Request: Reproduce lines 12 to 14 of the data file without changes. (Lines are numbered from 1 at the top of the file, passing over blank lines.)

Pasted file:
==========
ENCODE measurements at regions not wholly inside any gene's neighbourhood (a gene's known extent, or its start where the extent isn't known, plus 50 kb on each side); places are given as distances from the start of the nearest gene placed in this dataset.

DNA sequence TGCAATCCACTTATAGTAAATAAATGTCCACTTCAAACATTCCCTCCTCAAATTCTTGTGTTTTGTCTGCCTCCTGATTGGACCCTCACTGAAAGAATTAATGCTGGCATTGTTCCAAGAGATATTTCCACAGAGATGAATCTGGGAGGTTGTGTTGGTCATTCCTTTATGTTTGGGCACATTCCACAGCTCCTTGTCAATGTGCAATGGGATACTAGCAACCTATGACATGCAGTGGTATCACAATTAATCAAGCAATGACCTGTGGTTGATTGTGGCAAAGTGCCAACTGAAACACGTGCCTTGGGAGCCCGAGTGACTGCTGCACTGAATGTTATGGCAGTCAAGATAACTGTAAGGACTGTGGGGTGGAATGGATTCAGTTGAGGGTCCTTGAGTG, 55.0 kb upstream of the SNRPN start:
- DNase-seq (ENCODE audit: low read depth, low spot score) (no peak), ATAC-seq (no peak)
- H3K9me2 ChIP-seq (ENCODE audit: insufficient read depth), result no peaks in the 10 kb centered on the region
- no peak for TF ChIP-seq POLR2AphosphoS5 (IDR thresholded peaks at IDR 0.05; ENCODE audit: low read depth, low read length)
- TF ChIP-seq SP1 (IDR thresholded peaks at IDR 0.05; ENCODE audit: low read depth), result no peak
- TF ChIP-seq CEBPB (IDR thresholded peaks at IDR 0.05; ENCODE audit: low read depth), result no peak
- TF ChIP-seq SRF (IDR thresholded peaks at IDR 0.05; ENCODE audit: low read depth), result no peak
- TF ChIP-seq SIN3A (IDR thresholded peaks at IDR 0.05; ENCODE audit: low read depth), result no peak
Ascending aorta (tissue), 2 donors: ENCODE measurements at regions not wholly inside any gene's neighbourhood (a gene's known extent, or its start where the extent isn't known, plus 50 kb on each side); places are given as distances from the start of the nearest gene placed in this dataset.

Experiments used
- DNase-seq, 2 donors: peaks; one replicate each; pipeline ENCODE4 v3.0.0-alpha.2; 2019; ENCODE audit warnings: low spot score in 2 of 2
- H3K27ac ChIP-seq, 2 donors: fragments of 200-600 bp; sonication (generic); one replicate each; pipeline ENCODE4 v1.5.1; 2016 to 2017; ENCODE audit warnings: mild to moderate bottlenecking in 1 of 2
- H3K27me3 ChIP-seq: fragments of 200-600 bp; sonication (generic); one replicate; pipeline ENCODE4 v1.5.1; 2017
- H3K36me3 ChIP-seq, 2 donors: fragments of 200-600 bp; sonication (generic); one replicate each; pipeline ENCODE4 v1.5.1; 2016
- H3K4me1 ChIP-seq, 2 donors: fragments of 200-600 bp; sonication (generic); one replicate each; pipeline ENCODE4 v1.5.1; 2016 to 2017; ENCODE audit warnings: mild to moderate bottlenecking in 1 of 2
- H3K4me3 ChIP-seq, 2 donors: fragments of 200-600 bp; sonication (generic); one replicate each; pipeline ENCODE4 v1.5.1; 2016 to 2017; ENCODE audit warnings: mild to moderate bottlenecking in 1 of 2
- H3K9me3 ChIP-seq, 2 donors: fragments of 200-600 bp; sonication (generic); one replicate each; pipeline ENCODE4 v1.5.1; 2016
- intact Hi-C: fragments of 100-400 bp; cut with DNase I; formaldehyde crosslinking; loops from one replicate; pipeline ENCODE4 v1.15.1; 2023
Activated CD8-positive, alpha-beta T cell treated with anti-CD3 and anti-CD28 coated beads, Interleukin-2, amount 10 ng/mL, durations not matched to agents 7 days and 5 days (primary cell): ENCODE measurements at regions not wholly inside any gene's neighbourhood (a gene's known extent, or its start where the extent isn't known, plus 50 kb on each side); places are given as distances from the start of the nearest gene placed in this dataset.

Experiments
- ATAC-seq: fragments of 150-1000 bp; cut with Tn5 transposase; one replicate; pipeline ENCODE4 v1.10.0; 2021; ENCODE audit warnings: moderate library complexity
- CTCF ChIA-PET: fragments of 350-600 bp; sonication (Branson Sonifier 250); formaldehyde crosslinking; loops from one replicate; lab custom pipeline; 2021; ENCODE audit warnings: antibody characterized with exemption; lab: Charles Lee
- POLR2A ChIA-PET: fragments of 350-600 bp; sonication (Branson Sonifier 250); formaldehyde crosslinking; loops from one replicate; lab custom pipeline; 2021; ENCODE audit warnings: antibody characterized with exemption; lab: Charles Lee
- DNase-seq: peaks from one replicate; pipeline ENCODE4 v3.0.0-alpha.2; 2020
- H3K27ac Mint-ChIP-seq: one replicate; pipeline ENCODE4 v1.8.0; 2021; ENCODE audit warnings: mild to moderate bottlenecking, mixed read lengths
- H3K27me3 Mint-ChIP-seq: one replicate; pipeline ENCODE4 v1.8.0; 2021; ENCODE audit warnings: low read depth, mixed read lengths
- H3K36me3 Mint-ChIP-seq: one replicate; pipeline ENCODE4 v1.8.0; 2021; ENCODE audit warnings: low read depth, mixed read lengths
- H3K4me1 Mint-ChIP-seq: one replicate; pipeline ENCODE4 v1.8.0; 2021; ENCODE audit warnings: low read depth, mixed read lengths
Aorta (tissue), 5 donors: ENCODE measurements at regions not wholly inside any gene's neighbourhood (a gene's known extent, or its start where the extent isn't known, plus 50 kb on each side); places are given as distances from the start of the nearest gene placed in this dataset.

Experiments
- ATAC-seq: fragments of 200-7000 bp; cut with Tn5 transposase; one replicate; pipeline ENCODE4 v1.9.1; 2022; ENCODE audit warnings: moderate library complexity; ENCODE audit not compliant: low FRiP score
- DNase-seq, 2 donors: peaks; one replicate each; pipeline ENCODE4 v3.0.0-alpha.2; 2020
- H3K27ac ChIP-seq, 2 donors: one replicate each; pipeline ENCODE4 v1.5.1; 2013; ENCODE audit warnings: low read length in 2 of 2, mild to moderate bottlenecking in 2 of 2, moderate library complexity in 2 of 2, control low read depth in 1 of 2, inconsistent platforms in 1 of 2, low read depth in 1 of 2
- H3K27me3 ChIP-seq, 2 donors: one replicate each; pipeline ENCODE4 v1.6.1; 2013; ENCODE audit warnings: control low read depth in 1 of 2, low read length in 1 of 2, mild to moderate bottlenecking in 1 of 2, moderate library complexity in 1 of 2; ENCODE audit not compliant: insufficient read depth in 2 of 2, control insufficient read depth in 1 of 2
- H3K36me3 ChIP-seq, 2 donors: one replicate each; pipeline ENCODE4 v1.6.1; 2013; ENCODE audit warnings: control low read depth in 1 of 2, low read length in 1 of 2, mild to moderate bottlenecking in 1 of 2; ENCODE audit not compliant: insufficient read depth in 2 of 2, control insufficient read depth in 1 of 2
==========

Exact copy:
- DNase-seq, 2 donors: peaks; one replicate each; pipeline ENCODE4 v3.0.0-alpha.2; 2019; ENCODE audit warnings: low spot score in 2 of 2
- H3K27ac ChIP-seq, 2 donors: fragments of 200-600 bp; sonication (generic); one replicate each; pipeline ENCODE4 v1.5.1; 2016 to 2017; ENCODE audit warnings: mild to moderate bottlenecking in 1 of 2
- H3K27me3 ChIP-seq: fragments of 200-600 bp; sonication (generic); one replicate; pipeline ENCODE4 v1.5.1; 2017